Fiber laser cutting uses a solid-state laser to melt and penetrate metal for precise and efficient cutting. The laser medium for this technology is an optical fiber, rather than a gas or crystal, hence the name fiber laser cutting.
Knowing that laser light is concentrated light, it makes sense that fiber can enhance that beam - hence fiber is the "active gain medium" used to boost the laser to a higher power state.
Fiber laser cutters can cut a variety of materials and thicknesses depending on the capacity of the machine. Most fiber laser machines can cut stainless steel up to 10 mm thick.
This type of laser cutter is typically used in manufacturing and infrastructure because fiber laser cutters are much more expensive than CO2 laser cutters, which are within the budget of schools and hobbyists.
FD3015 Single Platform Sheet Laser Cutting Machine
Fiber laser technology uses excited radiation to produce a focused, high power laser beam. The light from the laser diode is sent to a fiber optic cable for amplification. When this powerful laser hits the surface of the material, the high intensity light is absorbed and converted into heat, which melts the surface.
A high-speed air stream parallel to the laser beam is used to blow away any melted material so that the part can be cut.
The first point of contact between the fiber laser and the material must be more intense than subsequent interactions because instead of simply cutting the material, the first contact must penetrate it. This involves using a high power pulse beam to make a hole in the material, which lasts about 10 seconds for a 12 mm stainless steel plate. At the same time, a high speed air stream will remove debris to reveal a clear picture of the output.
Typically, fiber laser cutting machines use computerized digital control technology that allows cutting data to be received from a computer-aided design workstation. These technologies help control the material surface or the laser itself to produce a specific pattern or design.
Fiber laser cutting machines also have dual interchangeable platforms that simplify loading and unloading of materials. This feature allows for a fast laser cutting process while maintaining accuracy and precision.
Fiber laser cutting machines are also easy to maintain. The parts require little to no replacement and adjustment, reducing the burden and expense of maintenance. In addition, fiber lasers use nitrogen in their cutting process, allowing for faster, more accurate and less messy cuts.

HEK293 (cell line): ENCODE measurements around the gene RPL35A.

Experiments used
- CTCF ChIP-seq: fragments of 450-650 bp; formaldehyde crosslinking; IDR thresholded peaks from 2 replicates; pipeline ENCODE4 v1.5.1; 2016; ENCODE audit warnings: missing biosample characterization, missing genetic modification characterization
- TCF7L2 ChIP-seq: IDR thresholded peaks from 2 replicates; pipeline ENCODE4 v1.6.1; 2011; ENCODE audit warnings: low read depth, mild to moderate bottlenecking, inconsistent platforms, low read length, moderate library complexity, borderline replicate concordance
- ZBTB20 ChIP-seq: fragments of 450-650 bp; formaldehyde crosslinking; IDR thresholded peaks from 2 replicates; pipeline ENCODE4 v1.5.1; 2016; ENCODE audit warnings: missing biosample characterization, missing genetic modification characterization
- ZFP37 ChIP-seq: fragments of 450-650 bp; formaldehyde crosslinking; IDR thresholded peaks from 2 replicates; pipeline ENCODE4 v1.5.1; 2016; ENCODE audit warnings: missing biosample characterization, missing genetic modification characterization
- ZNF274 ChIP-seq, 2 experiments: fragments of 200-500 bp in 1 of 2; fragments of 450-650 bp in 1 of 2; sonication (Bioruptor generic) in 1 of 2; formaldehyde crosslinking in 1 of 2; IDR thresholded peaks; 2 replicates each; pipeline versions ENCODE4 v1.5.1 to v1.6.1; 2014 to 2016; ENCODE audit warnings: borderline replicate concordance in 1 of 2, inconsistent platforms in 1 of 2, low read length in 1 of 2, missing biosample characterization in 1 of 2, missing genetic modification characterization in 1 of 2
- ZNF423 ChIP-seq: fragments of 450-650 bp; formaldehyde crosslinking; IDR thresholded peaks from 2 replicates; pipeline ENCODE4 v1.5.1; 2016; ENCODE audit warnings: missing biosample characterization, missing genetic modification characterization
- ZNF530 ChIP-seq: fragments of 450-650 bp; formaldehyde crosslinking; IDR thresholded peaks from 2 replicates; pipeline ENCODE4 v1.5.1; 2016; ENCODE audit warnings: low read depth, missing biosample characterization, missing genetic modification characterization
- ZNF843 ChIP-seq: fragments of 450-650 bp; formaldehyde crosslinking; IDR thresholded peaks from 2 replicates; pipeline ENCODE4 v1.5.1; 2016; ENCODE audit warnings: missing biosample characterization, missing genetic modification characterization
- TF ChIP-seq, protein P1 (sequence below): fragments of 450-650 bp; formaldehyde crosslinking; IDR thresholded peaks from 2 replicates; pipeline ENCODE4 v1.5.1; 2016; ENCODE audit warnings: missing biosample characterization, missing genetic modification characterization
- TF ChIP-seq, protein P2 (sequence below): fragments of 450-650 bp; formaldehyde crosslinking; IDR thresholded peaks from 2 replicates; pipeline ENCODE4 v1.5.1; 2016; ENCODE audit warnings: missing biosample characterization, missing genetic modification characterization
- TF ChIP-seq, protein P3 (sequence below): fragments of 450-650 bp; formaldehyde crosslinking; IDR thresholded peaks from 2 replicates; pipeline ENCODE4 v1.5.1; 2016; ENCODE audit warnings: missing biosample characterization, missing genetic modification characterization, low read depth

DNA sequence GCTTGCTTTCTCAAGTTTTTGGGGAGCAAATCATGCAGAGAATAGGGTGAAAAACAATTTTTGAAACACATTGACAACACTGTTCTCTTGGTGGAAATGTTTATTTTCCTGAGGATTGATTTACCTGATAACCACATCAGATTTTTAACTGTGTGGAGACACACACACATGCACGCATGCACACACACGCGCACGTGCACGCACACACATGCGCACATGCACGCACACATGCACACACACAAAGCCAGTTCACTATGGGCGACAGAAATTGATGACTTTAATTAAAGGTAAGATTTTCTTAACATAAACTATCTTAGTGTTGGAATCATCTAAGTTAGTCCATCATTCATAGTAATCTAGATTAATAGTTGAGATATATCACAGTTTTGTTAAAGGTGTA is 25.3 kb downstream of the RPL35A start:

GS6025 Closed Double Platform Laser Cutting Machine
The main difference between CO2 laser cutting machines and fiber laser cutting machines is the mechanism they use to generate and focus the laser light. They also work at different wavelengths for different materials. This can make a practical difference in terms of efficiency and suitability for a particular task.
CO2 and fiber laser cutting machines use different mechanisms to cut materials. CO2 lasers use gases such as carbon dioxide, nitrogen and helium, and sometimes xenon or hydrogen. The machine mixes and excites these gases to produce the laser.
Fiber lasers use elements such as erbium, ytterbium, neodymium or dysprosium. Mixing these elements together creates crystalline solids that act as fibers and are guided into the cutting head of the machine by a transmission fiber.
Fiber laser cutters and CO2 laser cutters also operate using different wavelengths. Fiber laser machines produce a shorter wavelength of laser light than CO2 machines. This allows the fiber laser to have greater absorbed power, which increases the overall cutting speed and cut quality.
Another major difference between the two types of laser cutting machines is the materials they use. Fiber laser cutting is ideal for sheet metal cutting, which is critical for many businesses. CO2 lasers are more efficient at cutting thicker sheets.
Because fiber lasers can produce cutting lasers faster and more efficiently and cut thicker materials, they are economical for high-volume producers. CO2 lasers also require about ten minutes of warm-up time to operate properly, which can reduce efficiency and output.